Day One — Today I’m grateful for my family. I’m grateful for my husband, for our apartment with the views of the river, for my warm safe bed.
Day Two — Today I’m grateful for my work. I get paid to pick colors and move images around on a page. That’s amazing, and I am so grateful for this.
Day Three — I’m grateful that I have good friends. I’m grateful I live in a beautiful city.
Day Four — I’m exhausted. I’m not feeling grateful. I’m feeling spiteful. Should I start a spiteful list?
Day Five — I know I’m supposed to pick something to be grateful for even though I don’t want to. I’m on day FIVE and I’m feeling done with this exercise. I am an ingrate.
Day Six — I’m grateful that I take Lexapro. Clearly, I should be taking more.
Day Seven — I’m grateful for my family. Also, I like chocolate.
Day Eight — Today I yelled at a guy in a parking lot who was sarcastic with me. I should have let it go. It wasn’t important. I’m grateful that I didn’t slap him.
Day Nine — I’m grateful that my kids are really nice people. Most of the time. My kids are teenagers and they do things that teenagers do. I’m grateful that I don’t want to give them up for adoption. Most of the time.
Day Ten — I’m grateful I can say “I’m sorry” when it matters.
Day Eleven — I’m grateful for strong black tea and pumpkin scones.
Day Twelve — I’m grateful for the sparrow that visited the table yesterday while Neve and I ate Brioche at a cafe.
One moment from our very recent trip to California.
This post is inspired by Amanda Blake Soule from Soulemama.com.
We always had to talk in hushed whispers. Occasionally my grandmother would forget, her voice raising, her r’s rolling. We were strange, we were strangers.
Those old farmers, in those old Ohio fields tilled my native state’s soil and yet, I was a foreigner.
To be a first generation American is always an experience in divided loyalties. To be a first generation Latina in the 1970’s in the rural, flat expanses of mid-west corn rows, was a lesson in split personality disorder.
In the summer of 1974 we visited my cousins in Spain. We walked along cobbled-stone, narrow roads while the neighbors shouted, “The Americans are here!” to one another.
Earlier in that very year, I had started school. Dressed in a pristine, pressed dress with patent leather shoes and tightly braided hair, my casual t-shirt and jeans-clad classmates had sarcastically asked me, “What planet are you from?”
These memories float around in my mind 40 years later as I ride along Route 376 in my adopted industrial city of adulthood.
I’m riding behind a shiny red pick-up truck. A bumper sticker reads, “You’re in America now, speak English!”.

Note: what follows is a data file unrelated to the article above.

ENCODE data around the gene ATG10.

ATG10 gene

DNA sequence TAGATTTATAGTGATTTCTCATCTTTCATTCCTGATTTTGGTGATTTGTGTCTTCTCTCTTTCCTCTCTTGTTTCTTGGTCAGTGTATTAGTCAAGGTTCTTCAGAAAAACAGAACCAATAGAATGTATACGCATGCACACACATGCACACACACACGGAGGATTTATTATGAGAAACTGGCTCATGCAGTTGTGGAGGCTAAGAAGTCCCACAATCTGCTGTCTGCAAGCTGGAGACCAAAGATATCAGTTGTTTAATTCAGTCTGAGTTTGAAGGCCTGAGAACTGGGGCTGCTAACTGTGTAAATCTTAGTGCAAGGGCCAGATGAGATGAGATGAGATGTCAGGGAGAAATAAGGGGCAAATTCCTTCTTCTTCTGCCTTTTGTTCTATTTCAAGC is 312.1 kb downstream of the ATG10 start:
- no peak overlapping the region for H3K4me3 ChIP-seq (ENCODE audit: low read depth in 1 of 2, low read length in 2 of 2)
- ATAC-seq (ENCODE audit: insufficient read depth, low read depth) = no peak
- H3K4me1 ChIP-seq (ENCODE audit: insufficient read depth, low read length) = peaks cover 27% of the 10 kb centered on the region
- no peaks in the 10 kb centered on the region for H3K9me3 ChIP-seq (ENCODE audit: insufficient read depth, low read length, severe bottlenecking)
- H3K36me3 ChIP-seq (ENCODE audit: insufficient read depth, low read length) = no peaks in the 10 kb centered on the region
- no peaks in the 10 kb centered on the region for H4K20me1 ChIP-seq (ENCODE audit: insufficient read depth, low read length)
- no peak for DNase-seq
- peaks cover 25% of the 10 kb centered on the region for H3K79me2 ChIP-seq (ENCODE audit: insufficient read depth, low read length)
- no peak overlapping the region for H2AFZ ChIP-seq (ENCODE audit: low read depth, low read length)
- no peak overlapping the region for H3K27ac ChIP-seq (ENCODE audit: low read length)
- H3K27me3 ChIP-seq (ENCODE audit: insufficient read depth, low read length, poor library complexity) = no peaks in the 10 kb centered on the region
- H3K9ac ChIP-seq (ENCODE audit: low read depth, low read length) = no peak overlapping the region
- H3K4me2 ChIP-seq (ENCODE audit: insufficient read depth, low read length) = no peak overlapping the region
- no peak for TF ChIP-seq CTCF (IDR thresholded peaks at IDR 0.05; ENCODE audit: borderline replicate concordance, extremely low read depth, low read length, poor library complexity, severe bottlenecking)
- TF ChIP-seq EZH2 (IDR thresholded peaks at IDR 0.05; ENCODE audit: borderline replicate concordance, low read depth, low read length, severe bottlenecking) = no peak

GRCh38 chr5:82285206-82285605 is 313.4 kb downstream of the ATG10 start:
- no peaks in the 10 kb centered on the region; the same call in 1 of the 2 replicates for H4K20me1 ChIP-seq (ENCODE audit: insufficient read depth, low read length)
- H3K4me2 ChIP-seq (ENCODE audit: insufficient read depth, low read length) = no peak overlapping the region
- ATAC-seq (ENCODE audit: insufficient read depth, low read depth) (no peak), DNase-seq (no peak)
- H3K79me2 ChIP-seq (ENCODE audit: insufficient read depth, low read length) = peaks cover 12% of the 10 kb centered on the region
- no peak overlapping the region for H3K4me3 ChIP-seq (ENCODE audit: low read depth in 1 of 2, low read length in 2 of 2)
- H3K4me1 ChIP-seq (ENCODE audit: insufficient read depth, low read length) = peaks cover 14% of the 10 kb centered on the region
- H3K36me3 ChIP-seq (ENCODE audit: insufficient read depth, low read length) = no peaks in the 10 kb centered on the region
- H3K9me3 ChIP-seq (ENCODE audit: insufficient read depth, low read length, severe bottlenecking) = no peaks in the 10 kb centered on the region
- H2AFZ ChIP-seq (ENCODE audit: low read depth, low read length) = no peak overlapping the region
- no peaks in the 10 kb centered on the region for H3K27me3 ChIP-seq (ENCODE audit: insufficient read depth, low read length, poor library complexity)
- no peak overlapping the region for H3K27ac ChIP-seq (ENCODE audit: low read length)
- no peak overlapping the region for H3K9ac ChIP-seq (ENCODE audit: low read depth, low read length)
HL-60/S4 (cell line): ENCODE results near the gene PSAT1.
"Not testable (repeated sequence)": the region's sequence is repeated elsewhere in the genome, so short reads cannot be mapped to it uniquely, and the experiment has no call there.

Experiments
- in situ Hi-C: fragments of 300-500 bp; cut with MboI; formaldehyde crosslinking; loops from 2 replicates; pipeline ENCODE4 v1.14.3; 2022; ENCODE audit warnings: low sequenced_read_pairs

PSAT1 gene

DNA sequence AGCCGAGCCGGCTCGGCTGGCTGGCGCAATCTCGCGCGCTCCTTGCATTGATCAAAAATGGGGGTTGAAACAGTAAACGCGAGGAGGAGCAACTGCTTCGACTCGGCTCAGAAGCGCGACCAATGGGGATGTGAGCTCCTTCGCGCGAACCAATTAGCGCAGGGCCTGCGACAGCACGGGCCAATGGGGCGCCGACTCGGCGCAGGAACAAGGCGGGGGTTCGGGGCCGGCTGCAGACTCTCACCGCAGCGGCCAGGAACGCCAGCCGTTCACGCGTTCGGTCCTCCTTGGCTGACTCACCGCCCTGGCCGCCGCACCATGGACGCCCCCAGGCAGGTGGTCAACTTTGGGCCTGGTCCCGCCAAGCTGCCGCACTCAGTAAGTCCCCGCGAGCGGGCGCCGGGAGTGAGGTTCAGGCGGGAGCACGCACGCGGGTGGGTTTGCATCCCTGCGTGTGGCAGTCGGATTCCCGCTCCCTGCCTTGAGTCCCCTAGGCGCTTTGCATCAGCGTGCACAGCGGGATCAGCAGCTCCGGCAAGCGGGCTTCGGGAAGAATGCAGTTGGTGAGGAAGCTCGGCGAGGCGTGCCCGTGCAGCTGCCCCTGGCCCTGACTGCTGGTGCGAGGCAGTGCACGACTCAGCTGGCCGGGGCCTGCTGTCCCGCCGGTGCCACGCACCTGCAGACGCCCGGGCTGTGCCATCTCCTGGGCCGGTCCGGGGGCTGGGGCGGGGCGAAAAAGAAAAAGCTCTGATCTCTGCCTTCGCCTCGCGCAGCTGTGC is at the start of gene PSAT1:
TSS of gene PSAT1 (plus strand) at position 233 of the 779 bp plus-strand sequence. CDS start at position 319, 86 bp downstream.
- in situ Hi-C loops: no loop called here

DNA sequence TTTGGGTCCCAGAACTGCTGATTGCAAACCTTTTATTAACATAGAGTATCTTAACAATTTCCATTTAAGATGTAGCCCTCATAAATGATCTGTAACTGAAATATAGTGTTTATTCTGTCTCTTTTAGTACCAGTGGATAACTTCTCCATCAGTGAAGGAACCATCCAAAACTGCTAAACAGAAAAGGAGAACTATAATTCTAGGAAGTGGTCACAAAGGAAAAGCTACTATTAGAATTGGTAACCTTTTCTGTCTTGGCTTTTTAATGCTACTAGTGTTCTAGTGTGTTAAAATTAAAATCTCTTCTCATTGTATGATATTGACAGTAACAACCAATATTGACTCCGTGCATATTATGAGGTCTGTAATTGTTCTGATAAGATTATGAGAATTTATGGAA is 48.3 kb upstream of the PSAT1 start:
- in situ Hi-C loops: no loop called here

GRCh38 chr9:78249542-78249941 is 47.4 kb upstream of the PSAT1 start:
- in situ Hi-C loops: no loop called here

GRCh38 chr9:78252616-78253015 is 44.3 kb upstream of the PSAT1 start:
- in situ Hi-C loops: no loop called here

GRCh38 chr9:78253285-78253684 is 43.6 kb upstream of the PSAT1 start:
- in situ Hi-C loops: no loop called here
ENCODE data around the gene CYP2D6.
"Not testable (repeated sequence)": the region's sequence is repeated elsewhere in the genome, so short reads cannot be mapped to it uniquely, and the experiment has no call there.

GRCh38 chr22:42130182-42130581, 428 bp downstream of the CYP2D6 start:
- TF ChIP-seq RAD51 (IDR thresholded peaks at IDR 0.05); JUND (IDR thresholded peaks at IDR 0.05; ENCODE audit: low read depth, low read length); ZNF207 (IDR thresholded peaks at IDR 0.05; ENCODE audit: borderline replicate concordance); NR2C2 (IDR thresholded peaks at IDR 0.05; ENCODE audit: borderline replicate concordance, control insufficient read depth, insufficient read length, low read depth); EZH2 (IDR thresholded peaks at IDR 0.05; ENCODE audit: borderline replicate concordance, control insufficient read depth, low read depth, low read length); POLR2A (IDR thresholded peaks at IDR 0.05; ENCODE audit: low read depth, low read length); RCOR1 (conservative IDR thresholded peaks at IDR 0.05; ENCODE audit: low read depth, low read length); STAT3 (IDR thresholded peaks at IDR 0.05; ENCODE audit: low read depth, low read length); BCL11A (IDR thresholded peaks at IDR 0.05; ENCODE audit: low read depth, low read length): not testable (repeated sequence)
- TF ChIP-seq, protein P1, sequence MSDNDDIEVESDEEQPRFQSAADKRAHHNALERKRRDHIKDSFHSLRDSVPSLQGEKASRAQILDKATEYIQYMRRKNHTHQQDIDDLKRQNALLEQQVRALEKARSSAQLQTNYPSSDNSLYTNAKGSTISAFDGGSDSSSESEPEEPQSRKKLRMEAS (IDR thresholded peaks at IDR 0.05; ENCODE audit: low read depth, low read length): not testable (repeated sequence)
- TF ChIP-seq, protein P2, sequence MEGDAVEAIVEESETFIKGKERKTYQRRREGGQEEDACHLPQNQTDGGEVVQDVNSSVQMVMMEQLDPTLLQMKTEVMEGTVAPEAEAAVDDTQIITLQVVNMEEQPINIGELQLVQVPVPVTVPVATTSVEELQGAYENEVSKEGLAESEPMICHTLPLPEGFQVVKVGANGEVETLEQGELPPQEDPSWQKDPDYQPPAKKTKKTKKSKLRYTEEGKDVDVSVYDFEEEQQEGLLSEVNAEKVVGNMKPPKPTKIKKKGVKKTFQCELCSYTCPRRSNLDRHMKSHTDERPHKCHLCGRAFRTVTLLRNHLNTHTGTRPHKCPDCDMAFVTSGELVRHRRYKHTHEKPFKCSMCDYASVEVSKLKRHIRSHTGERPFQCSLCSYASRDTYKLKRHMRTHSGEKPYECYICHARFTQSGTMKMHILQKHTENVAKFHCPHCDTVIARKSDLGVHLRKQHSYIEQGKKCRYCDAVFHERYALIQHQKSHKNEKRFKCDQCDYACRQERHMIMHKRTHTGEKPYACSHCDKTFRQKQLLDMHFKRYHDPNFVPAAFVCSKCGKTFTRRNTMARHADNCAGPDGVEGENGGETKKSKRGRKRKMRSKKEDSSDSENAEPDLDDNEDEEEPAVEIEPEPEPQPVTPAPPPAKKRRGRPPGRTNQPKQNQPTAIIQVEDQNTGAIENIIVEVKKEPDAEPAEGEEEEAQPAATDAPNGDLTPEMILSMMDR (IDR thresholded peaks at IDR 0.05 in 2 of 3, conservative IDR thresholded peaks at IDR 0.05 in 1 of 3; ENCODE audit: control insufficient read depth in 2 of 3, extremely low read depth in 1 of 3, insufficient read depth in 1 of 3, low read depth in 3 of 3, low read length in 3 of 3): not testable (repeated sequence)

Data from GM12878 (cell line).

I hear my grandmother’s voice, her laugh, her forceful cadence. I see her in my mind’s eye, asking for the heads to be left on the fish at the market. And I recall the horrified looks on the faces of those meat-counter ladies at the downtown Kresge’s.
“You want the head left on the fish?”
“Si, si la cabeza, thank you!”
They would exchange a look of disgust.
But these native Americans were not Native American. Their story wasn’t so different from mine, the main difference is that it had been played out a couple generations before me. They had forgotten their own history, their customs, their language, the stories of
I do speak English, Mr. Pickup.
And I remember, I remember everything.
I see this river every day. Herons fly past our windows and geese call out through the early morning mist. Sometimes I see fish breaking the surface of the water and riding a perfect arc on their splashy return. Barges sail by, heavy and intimidating throughout the night and day. Ducks with iridescent colors swim the quick current downriver towards the city.
I am grateful for this beauty today.
Slicing into an orange, the juice misting
the hairs on my arm, twinkling under
the kitchen light, lighting my senses;
I remember watching my mother
a Zen-like procedure, ripe with anticipation,
with desire, drift like a moist halo
around my head.
In slow motion, my thoughts linger over the image; her hands, the glint on the silver knife, the woodgrain on the handle, the perfect orb bursting with liquid gold, the pungent smell, teasing and tickling my nose.
I am eight again.
“Are you even listening? Have you heard anything I’ve said?”
“Yes” I say, “I’m sorry bud.”
I look into the eyes of my son, who is eight.